Even though her husband was a godly famous preacher and she herself a devoted and godly woman she still suffered the pain of having a child reject God and all he was taught. Filled with poems, scriptures and illustrations from personal experiences and memories from others and herself. In this book she shares and comforts as only one that has been there can. A hopeful comforting book for those facing the pain of a child gone astray.
For all those who wander in the night and all who wait with the light on.
A wonderful and moving book - written by Ruth Bell Graham who herself has had two "prodigals" and understands the hurt and questions that come with it.
In her book, Mrs. Graham writes from the heart of a mom who knows what it is like to have a child stray from home, and our speaker shared how the book had been an encouragement to her as she experienced something similar with her son. At this time, my three children are young adults and thankfully they are all professing Christians. But I have more than one close family member whose spiritual condition I am particularly concerned about, so I set about getting my hands on a copy of Mrs. Grahams book. It wasnt what I expected: I was hoping for instructions on how to correct the situation (anyone who knows me, knows Im a fixer), but it turned out to be better than that.
Of course most of us are familiar with Jesus' parable of the prodigal son, in which the younger of two brothers demands his father for his inheritance, then goes away from home and wastes it all in selfish, debauched living. Because of our familiarity with the New Testament story, when we hear the word prodigal we often think of a loved one, usually a child, who has left home and family under unhappy circumstances, or one who has in some way strayed. In her book, Mrs. Graham shares true stories about prodigals, including St. Augustine and the hymn writer John Newton. Interspersed between the stories are poems and memorable quotes that express the heartfelt concerns and prayers of those who have a loved one who is lost. This poem by Mrs. Graham is a reminder that there is more than one way in which a parent may mourn for a child:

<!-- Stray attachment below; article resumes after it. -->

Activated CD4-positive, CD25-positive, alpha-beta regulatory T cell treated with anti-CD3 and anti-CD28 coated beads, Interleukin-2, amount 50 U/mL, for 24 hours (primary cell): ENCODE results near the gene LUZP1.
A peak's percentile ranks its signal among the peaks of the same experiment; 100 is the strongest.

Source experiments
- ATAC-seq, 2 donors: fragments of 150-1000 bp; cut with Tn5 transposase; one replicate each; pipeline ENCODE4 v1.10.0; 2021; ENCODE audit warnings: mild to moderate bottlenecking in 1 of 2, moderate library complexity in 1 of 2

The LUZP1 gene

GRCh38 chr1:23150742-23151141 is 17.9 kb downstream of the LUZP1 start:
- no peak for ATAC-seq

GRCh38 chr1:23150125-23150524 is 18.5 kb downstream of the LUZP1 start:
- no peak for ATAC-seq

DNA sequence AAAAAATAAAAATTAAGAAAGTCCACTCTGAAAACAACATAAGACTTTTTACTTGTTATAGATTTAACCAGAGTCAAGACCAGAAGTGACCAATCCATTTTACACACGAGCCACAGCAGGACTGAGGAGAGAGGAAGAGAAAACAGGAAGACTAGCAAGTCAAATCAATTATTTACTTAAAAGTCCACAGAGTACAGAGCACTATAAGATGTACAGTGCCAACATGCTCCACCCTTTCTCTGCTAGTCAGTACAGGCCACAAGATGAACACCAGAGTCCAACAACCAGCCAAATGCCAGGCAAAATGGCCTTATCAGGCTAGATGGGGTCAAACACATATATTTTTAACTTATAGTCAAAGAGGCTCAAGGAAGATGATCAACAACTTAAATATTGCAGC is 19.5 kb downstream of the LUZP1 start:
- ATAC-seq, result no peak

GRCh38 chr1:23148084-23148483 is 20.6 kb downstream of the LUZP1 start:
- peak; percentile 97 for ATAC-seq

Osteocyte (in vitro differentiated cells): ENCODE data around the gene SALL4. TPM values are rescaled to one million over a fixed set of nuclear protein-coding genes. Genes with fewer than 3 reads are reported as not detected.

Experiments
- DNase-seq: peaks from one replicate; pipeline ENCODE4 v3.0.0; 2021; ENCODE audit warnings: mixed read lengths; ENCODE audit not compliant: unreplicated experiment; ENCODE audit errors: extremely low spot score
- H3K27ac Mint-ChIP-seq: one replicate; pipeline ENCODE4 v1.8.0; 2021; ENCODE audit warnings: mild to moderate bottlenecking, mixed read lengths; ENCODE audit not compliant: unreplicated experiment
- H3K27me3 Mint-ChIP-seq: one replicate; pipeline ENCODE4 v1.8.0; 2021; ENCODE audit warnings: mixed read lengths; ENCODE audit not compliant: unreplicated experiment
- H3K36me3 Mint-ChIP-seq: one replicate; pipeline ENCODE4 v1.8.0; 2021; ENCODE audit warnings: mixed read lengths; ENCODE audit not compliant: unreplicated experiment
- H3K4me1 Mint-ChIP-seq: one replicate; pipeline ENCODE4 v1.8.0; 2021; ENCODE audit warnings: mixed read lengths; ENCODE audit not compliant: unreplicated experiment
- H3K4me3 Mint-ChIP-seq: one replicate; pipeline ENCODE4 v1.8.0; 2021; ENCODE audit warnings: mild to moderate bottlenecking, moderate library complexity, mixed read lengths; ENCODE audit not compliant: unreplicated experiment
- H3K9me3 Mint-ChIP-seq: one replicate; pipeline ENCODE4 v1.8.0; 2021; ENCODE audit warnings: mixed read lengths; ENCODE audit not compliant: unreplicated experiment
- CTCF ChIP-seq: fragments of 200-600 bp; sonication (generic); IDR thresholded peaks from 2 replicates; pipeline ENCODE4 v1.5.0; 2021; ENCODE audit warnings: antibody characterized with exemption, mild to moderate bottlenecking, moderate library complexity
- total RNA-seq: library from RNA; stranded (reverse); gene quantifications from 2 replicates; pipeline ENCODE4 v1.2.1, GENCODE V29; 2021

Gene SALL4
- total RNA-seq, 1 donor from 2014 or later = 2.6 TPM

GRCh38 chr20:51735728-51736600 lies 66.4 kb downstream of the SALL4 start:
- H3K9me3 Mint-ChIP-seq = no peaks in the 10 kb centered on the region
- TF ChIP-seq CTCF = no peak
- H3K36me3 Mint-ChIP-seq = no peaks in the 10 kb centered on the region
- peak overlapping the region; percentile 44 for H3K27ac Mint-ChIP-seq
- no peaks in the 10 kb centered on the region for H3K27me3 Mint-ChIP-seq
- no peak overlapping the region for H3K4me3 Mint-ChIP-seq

Be tender with, O Lord, we pray
the one whose child lies dead today.
Be tenderer, Lord, we plead
for those with runaways
for whom moms bleed.
But tenderest of all with each
whose child no longer cares,
is out of reach.
Of course every Christian parents greatest desire is to see their children walking with the Lord, and their greatest grief is to see a child turn their back on all that they have tried to provide and teach them. Mrs. Graham says that the term prodigal suggests wastefulness, a squandering of life, time, abilities, talents. As a mother, it is very painful to pour my love, time, energy, and resources into the lives and well-being of my children, and then see them waste what I have invested in them. Am I a perfect mom? Of course not. Perhaps I couldnt give my children everything I wish I could have, and I definitely made mistakes and have some regrets. Graham shares these words from Colleen Evans book "Start Loving: The Miracle of Forgiving":
"Our failures. Thats the hardest area, especially when they have affected the lives of our loved ones. As our children step out into the adult worldit hurts to see areas of need and struggle that stem in part from ways we have failed them[but] even these areas are part of the all things which God will use to make a man and a woman who will accomplish His unique purposes. So when thoughts of my failures push their way into my consciousness, I let His total forgiveness dissolve my regrets, and go on to praise Him who accepts us just as we are and lovingly works to make us more than we are."
As I carry out my role as a mom, I need to be sure I am doing it first for the Lord, in obedience and honor to Him, not for what I expect to get in return. Mrs. Graham quotes Samuel Rutherford, Duties are ours, events are Gods. When our faith goes to meddle with events, and to hold account upon Gods Providencewe lose ground. I must believe that God is sovereign in the life of my child, and that He has her on the path He has marked out for her and is working His will in her.
In one poem, Mrs. Graham offers a prayer, For all who knew the shelter of The Fold, its warmth and safety and The Shepherds care, and bolted She goes on to pray that, wherever, however far away they roam that the Lord will allow these wandering ones to experience cold, ill, terror, whatever discomforts and losses He deems necessary, and that He follow and watch and keep Your stupid, wayward, stubborn sheep and someday bring them Home!
If you are a parent whose child appears to be on a path that is leading him or her away from God or who is living in blatant sin and rebellion against God, keep praying and never give up hope that God may one day bring the lost one back to Him and to you.
For a slightly longer review with excerpts from this book, visit my blog: www.ImAllBooked.com
Ruth Bell Graham knows about prodigals- two of her five children were spiritual wanderers. From the pain she experienced as she prayed, watched and waited for them to return to " the fold" comes this well-written book....